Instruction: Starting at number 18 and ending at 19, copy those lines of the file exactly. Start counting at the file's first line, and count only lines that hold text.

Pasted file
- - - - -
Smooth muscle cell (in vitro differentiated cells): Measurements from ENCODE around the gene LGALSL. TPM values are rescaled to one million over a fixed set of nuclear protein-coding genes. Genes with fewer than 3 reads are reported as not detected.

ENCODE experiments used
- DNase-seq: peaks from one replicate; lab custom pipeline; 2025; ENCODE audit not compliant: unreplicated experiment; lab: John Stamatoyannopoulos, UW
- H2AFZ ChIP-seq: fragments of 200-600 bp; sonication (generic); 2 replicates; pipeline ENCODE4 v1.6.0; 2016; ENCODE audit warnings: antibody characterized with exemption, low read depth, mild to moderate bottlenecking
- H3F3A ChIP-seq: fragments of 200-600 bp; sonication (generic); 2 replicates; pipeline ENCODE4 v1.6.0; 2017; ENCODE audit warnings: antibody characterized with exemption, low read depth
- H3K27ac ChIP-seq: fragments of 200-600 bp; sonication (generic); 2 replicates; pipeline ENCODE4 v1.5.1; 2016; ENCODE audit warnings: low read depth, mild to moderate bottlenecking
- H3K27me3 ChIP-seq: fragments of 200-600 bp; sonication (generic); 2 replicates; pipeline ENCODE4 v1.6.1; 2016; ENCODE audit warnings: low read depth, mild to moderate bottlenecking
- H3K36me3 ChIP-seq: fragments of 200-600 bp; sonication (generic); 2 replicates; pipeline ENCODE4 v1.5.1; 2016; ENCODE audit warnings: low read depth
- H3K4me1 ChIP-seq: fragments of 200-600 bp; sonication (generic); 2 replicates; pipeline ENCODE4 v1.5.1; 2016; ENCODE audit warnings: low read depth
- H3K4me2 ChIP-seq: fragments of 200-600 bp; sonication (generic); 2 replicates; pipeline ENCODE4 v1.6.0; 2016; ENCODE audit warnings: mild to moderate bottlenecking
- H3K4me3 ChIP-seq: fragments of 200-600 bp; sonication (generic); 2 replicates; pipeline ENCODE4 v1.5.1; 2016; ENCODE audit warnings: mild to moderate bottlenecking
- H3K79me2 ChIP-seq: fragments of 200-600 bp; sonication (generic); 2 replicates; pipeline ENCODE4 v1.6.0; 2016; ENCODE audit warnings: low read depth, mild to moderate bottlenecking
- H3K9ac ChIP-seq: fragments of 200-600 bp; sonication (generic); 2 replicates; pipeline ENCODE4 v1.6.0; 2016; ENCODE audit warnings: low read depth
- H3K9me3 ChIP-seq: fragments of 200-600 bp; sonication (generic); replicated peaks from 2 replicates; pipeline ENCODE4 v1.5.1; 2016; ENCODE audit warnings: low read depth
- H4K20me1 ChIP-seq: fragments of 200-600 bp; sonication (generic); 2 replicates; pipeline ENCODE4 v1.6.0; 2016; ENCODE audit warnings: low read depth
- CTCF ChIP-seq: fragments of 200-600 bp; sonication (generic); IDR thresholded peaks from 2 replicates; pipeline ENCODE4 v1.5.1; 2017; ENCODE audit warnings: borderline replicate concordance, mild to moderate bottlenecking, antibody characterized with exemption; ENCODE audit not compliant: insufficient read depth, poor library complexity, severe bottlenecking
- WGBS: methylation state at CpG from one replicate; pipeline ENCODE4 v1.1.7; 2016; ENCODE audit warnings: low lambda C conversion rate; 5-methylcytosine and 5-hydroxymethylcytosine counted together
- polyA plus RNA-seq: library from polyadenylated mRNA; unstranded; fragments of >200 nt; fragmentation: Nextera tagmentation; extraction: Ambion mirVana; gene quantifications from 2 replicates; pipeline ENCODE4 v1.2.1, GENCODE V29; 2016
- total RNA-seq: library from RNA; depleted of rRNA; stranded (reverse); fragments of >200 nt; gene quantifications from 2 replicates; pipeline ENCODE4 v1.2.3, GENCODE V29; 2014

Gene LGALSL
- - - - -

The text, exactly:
- polyA plus RNA-seq: library from polyadenylated mRNA; unstranded; fragments of >200 nt; fragmentation: Nextera tagmentation; extraction: Ambion mirVana; gene quantifications from 2 replicates; pipeline ENCODE4 v1.2.1, GENCODE V29; 2016
- total RNA-seq: library from RNA; depleted of rRNA; stranded (reverse); fragments of >200 nt; gene quantifications from 2 replicates; pipeline ENCODE4 v1.2.3, GENCODE V29; 2014